That question made me curious too! The grazing can be quantified with the impact parameter b, easy to understand in this schematic from Winn 2011. When looking at exoplanet.eu diagrams with one axis set as the "Impact Parameter b", some planets show as having b~1.7 and 1.6, however these are from TTV (Transit-timing variation) measurements. I'm ...

2

The surface brightness of a source is by definition the flux density per solid angle; the surface brightness sensitivity of a telescope is, analogously, its point source sensitivity divided by the beam solid angle.$^{\dagger}$ Interferometers have smaller beam solid angles than dishes with the same area (Frayer 2017). Given that the solid angle is \$\Omega\...

2

If the signal is detected at the same time at two sites, then the source must be in the plane bisecting the sites. This constrains the source to a great circle in the sky. Generally with two detectors, the direction can be limited to a circle in the sky. With "clever techniques" (perhaps comparing the quality of the signal in the two detectors) ...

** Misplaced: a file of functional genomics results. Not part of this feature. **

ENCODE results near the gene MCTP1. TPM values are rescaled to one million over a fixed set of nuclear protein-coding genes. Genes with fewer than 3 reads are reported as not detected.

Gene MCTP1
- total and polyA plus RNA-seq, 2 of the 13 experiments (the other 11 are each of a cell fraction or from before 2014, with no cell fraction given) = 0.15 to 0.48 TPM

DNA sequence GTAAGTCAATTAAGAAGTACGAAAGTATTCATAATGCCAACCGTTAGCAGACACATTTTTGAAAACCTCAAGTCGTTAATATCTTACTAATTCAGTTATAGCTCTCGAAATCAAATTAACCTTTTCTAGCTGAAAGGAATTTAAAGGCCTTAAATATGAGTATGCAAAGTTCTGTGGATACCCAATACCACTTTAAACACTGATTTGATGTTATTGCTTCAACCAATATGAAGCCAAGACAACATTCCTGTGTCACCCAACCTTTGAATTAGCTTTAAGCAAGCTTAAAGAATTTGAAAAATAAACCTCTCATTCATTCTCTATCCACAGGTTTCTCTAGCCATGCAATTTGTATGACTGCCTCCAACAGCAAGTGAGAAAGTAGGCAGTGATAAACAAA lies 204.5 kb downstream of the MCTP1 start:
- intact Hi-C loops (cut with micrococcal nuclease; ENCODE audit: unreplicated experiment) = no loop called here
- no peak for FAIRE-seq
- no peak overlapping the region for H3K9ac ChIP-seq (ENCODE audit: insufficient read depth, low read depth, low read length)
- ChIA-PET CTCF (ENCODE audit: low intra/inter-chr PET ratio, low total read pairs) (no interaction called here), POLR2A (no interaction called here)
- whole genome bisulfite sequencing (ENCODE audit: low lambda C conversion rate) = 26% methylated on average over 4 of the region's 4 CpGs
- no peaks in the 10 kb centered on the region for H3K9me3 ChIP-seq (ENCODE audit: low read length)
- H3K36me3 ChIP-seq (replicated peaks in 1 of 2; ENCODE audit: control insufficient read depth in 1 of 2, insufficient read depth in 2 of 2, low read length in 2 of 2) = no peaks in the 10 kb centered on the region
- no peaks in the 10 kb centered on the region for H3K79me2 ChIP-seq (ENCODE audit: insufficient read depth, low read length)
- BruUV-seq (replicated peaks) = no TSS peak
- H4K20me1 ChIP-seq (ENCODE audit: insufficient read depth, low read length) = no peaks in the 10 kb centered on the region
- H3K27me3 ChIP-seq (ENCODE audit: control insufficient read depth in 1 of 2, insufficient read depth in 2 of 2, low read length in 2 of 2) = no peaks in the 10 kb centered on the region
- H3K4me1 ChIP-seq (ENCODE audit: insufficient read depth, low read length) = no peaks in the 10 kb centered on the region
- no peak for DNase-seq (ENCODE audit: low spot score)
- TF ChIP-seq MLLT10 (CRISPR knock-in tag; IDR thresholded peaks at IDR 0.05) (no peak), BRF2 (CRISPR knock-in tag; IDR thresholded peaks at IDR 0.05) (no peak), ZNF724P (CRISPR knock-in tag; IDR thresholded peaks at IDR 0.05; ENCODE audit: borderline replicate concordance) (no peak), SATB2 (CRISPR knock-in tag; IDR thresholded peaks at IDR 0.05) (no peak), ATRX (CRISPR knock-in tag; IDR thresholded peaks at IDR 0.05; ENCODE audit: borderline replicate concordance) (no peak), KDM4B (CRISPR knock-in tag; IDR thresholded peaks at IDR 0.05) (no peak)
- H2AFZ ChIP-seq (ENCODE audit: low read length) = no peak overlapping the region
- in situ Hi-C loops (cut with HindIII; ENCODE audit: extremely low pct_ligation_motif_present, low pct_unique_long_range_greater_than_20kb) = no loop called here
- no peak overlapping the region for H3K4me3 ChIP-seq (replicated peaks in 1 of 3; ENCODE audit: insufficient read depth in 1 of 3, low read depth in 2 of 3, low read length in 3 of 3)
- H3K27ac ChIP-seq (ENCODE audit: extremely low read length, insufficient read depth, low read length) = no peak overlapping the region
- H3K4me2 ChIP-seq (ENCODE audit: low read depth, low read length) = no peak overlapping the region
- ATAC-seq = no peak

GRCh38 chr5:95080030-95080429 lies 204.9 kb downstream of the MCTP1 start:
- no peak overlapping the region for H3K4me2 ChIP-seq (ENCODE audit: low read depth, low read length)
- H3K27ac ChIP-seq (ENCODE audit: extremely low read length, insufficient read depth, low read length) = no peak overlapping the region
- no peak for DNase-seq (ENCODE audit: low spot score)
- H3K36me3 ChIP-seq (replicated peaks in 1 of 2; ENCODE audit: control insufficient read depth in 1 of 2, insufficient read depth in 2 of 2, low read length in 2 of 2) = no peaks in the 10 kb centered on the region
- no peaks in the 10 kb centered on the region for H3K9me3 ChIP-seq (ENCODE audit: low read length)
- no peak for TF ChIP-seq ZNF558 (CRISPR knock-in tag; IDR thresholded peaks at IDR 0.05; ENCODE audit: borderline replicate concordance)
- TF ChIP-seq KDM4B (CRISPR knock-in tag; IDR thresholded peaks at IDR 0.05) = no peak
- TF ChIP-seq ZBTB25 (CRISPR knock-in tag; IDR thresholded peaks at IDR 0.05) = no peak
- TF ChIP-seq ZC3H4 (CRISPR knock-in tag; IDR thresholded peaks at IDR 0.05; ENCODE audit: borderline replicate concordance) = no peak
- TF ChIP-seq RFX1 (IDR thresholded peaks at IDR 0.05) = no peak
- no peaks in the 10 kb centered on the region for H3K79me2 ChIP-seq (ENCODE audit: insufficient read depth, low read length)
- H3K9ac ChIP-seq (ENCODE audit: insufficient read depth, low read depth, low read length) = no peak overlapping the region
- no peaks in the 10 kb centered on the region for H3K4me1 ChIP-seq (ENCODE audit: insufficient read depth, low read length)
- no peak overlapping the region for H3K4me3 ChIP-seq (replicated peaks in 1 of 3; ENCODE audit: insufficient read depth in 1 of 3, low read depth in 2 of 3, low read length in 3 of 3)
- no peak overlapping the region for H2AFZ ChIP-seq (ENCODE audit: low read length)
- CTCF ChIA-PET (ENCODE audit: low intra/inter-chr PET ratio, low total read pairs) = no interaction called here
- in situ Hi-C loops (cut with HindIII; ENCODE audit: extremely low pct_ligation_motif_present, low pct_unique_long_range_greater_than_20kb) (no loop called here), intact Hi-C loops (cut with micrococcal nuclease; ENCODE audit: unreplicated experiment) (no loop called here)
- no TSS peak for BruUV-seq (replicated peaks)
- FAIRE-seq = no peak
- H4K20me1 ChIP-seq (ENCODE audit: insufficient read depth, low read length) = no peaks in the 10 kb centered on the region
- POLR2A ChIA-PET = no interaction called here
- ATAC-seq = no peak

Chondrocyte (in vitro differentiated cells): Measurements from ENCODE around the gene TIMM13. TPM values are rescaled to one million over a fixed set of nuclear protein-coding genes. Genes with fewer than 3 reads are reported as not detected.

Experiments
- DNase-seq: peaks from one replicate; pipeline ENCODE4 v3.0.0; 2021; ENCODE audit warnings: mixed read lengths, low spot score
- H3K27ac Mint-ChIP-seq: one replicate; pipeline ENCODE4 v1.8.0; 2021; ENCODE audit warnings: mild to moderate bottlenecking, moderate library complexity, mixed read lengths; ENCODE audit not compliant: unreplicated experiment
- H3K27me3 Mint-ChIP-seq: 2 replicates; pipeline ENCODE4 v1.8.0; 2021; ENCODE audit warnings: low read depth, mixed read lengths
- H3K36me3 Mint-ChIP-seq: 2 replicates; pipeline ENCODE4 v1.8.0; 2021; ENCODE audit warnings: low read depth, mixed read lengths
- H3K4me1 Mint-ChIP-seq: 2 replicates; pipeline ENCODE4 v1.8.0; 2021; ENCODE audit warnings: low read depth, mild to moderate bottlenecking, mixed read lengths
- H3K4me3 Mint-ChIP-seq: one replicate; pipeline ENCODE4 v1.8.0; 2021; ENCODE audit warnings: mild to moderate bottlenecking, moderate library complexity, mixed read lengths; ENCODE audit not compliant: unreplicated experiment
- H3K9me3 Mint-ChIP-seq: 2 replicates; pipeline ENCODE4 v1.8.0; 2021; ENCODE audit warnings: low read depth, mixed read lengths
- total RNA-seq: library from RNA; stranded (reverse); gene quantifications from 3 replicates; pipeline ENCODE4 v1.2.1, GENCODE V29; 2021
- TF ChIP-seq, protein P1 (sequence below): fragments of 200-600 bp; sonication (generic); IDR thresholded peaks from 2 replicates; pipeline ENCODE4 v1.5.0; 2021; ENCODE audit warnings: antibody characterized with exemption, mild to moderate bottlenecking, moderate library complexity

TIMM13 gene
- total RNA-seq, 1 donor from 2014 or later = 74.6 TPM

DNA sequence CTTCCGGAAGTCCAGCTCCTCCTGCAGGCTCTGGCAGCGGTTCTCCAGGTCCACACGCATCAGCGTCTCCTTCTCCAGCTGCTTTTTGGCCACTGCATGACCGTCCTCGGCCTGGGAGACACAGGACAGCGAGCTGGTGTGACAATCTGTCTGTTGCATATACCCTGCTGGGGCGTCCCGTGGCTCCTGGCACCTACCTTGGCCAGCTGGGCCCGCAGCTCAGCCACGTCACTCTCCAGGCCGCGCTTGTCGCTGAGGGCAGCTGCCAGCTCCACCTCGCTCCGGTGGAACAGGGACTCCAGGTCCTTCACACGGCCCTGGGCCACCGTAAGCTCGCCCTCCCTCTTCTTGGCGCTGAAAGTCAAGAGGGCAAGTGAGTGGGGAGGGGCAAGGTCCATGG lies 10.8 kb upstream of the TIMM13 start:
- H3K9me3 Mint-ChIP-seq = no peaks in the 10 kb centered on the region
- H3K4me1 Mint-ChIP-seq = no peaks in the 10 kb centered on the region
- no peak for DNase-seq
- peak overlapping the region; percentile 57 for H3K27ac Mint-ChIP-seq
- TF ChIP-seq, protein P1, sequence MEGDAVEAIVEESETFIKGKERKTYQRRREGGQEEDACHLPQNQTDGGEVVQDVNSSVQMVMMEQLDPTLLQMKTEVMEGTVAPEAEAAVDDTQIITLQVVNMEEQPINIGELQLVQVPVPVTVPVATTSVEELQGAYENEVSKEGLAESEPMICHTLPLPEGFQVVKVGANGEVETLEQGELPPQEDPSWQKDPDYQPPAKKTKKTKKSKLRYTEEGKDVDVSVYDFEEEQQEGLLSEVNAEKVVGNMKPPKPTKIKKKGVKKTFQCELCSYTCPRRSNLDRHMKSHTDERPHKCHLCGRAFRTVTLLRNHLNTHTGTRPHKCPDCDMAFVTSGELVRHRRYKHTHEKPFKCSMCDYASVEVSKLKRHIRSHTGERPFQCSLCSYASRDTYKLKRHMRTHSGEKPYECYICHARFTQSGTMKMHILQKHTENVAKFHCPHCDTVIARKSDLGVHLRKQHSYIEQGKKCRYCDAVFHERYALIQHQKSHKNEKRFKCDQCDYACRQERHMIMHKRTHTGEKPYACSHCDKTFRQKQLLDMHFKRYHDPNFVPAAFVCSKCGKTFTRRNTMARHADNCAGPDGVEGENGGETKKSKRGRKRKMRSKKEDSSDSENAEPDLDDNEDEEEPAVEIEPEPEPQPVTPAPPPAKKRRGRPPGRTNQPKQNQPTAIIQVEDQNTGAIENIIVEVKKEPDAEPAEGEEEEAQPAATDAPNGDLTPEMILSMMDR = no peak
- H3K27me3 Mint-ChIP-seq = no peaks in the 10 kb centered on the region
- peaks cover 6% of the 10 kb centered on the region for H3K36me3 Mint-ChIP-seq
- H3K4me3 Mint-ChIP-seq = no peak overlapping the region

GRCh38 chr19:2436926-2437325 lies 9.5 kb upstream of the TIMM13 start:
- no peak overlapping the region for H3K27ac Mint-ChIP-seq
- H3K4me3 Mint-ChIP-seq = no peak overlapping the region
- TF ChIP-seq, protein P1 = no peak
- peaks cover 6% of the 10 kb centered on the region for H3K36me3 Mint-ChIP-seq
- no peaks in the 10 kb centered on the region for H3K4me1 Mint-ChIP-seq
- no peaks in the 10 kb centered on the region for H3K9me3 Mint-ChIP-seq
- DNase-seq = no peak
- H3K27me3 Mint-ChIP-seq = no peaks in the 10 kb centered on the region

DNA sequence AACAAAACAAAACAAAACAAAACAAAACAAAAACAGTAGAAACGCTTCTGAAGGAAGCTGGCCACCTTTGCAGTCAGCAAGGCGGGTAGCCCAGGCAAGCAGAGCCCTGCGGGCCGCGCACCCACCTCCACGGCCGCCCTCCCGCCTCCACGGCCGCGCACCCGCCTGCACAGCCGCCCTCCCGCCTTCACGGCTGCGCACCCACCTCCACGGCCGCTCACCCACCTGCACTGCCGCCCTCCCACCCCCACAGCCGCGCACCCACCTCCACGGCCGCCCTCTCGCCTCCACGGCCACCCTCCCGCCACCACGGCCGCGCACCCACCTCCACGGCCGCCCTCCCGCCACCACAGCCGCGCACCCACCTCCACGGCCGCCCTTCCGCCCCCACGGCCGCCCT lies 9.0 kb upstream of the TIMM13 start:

2

I first wanted to edit this into my other answer here, but since this, even though being highly relevant for the issue, does not directly address the OP's question(s), I decided to add this as a separate answer : The orbital elements used in the cited work for simulating the orbit of the Eagle ascent stage after being jettisoned from Apollo 11 are actually ...

1

Spectral wavelengths usually are defined as vacuum wavelength. The index of refraction of the medium influences the wavelength, and as such 'in vacuum' is both easier to define and measure: You'd need to define and specify composition, pressure and temperature in addition to the wavelength for each measurement in air - all of which is unnecessary if you ...